The Wealth of Nations
At the gas station on 34th Street, a man with a shopping cart full of cans sells a Korean-English dictionary boxed set for $20, or whatever you’ve got. A little boy on a bike darts among the parked cars asking every window, “You got 89 cents? You got 89 cents?” The still-plentiful gas courses quick as air through the nozzles, profits billowing like thunderheads. Silver jets pass high overhead, a thin gleam like fish bones picked clean. Next door, four roofers toss down slabs of old shingles. And a block away, written in pink and yellow chalk on the sidewalk, a guide to a curbside garden:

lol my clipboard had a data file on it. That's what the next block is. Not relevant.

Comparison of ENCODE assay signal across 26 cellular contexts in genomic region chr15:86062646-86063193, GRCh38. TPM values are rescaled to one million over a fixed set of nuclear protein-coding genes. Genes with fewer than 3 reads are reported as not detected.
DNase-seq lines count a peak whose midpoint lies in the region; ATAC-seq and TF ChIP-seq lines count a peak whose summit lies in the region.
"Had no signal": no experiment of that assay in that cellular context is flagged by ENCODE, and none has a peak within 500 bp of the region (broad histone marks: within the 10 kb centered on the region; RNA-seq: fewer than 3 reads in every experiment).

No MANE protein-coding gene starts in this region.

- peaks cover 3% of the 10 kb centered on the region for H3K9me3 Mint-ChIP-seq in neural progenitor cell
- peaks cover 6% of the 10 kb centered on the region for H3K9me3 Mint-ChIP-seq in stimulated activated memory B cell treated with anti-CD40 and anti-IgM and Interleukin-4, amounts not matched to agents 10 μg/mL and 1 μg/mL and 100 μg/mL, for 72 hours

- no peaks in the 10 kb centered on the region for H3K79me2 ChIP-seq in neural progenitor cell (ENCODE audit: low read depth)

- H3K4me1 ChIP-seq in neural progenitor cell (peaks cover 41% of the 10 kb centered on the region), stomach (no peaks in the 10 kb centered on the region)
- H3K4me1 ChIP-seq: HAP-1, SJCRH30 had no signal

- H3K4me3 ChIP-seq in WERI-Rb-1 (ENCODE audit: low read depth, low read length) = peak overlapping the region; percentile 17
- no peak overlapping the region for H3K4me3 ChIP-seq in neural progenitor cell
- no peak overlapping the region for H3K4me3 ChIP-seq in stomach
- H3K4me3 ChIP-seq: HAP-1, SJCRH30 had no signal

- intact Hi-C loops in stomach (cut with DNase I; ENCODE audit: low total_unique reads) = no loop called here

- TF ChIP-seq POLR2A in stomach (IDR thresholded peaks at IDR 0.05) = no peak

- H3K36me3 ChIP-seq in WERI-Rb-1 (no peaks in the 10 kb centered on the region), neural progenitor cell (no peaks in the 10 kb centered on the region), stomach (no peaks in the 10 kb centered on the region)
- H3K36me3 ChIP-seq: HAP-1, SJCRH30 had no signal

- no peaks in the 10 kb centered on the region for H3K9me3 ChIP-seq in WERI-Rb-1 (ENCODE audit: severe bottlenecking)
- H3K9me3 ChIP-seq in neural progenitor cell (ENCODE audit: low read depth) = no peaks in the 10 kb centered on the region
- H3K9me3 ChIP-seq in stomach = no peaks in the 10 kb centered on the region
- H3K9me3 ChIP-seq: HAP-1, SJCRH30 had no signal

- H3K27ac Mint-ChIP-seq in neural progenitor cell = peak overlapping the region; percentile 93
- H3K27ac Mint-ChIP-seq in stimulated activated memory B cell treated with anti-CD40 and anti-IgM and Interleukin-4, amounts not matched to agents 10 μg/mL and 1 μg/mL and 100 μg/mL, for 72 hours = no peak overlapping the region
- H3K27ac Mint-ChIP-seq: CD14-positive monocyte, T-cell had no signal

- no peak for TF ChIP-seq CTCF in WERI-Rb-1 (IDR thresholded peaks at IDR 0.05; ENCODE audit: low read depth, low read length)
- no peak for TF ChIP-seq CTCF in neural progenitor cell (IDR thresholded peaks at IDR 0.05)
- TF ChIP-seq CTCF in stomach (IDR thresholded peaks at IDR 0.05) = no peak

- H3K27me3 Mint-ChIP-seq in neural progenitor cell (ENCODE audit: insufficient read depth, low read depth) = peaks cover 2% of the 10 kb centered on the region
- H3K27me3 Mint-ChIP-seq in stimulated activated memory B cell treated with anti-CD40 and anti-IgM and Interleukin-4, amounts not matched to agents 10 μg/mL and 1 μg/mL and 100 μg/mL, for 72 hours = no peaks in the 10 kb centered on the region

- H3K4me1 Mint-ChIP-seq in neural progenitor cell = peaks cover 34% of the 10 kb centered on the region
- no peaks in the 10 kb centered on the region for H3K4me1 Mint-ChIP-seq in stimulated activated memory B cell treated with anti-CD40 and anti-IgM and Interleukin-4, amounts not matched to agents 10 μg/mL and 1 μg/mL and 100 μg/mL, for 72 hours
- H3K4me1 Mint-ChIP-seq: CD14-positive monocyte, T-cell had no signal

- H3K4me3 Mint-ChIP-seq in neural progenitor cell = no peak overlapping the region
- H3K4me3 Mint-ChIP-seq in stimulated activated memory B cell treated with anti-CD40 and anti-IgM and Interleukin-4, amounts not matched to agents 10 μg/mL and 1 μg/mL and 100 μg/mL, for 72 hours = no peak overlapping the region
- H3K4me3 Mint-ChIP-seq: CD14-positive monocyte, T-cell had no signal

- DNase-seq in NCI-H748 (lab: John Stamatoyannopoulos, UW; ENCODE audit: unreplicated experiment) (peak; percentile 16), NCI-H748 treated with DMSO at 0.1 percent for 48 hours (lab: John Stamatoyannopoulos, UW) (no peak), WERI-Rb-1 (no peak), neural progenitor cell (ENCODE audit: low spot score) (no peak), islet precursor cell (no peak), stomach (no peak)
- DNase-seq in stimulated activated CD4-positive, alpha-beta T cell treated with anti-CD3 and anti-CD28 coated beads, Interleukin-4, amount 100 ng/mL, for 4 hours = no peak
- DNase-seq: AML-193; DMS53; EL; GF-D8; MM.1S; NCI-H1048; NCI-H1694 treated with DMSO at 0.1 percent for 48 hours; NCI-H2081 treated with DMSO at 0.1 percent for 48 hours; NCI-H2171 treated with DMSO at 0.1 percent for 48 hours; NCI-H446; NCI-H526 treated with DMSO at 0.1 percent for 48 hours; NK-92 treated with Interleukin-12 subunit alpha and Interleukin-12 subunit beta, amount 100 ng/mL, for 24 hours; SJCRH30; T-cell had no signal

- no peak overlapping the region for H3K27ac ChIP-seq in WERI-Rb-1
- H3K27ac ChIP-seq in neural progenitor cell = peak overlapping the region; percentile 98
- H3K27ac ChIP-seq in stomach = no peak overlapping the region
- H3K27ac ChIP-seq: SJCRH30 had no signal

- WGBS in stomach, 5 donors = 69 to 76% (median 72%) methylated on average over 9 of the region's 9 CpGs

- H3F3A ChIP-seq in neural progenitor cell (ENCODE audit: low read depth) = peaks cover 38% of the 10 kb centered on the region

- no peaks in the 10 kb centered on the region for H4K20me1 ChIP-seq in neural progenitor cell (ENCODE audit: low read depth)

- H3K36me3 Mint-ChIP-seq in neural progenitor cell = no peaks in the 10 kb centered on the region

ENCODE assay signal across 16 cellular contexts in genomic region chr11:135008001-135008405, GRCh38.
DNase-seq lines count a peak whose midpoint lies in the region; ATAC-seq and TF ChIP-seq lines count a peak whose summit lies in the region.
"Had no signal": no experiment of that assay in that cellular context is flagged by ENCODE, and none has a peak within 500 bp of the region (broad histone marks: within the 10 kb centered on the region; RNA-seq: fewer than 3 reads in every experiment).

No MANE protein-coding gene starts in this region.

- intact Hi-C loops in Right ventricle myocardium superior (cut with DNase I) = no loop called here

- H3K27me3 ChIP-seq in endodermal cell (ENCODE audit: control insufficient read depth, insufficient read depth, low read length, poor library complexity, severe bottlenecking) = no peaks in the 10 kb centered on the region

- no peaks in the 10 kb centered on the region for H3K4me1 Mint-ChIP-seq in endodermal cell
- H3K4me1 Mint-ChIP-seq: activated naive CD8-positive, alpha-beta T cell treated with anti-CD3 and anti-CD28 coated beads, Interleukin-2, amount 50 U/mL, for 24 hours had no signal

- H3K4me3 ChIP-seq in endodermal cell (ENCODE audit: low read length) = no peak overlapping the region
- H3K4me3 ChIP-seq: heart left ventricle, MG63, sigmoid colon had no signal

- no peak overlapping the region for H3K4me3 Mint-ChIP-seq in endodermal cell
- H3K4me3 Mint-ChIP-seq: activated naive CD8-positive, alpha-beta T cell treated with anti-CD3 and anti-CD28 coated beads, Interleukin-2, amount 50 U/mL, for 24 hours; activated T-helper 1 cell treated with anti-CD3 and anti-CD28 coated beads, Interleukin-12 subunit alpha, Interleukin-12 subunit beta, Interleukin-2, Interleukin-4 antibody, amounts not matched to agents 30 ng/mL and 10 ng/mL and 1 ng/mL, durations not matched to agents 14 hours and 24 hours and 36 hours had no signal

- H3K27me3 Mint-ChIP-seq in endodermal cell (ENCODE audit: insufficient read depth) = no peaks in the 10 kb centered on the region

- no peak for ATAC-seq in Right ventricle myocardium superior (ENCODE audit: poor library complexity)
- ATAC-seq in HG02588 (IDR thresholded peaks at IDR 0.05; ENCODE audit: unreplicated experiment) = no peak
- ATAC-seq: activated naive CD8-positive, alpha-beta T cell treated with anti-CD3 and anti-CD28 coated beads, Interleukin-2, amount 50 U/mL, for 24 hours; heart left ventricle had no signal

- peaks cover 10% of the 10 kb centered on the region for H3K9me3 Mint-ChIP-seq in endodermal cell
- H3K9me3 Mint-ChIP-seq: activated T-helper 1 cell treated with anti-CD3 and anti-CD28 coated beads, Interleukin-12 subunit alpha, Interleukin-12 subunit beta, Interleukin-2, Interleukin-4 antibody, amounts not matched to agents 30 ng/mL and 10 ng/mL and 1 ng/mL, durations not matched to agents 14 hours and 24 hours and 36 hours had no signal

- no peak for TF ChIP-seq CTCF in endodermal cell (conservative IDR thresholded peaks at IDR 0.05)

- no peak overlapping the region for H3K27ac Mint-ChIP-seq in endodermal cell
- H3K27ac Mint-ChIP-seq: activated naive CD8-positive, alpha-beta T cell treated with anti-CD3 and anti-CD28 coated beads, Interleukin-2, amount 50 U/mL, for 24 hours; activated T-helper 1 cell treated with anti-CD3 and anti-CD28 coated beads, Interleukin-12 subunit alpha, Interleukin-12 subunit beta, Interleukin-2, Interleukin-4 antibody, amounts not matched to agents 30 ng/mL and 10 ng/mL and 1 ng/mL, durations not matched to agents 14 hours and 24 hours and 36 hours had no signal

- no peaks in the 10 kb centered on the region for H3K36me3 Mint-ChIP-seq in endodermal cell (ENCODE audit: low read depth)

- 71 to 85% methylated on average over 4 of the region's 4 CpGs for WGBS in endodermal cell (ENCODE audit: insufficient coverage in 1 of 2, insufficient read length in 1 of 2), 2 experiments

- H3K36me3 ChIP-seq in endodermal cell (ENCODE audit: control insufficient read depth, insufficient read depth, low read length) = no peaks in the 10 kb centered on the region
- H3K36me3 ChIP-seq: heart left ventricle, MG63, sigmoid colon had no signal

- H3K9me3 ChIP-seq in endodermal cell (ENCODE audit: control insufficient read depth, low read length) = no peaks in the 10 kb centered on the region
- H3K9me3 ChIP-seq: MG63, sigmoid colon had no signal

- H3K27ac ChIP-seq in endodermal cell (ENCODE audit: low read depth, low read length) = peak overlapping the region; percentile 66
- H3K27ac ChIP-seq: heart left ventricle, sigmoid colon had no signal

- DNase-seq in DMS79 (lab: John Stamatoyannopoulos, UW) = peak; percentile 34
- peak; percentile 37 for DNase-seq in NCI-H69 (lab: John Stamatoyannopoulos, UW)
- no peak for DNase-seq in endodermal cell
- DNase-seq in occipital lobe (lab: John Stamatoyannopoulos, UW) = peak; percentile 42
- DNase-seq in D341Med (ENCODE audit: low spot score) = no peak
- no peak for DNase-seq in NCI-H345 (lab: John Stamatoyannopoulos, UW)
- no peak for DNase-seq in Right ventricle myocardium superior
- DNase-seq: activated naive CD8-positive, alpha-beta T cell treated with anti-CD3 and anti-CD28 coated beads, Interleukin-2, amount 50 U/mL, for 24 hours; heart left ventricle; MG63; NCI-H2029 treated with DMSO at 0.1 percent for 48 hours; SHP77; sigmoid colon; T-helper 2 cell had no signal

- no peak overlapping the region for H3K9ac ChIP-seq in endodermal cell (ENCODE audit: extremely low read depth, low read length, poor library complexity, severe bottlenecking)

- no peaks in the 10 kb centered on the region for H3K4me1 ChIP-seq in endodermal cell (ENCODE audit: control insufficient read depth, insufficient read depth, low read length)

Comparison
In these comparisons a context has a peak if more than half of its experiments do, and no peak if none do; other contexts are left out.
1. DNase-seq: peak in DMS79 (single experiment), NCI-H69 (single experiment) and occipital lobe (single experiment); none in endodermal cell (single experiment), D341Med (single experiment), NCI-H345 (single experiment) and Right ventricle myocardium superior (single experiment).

scarlet runner beans
When I read my neighbor’s writing here between the rumble of cars and the cluttered porches, a new part of me aches, coming to life. There are ways to see the city. The way the gas pump circles back to zero. The way the seedpods split and spill. The way the roofers nail down shingles, knowing they can’t afford the house.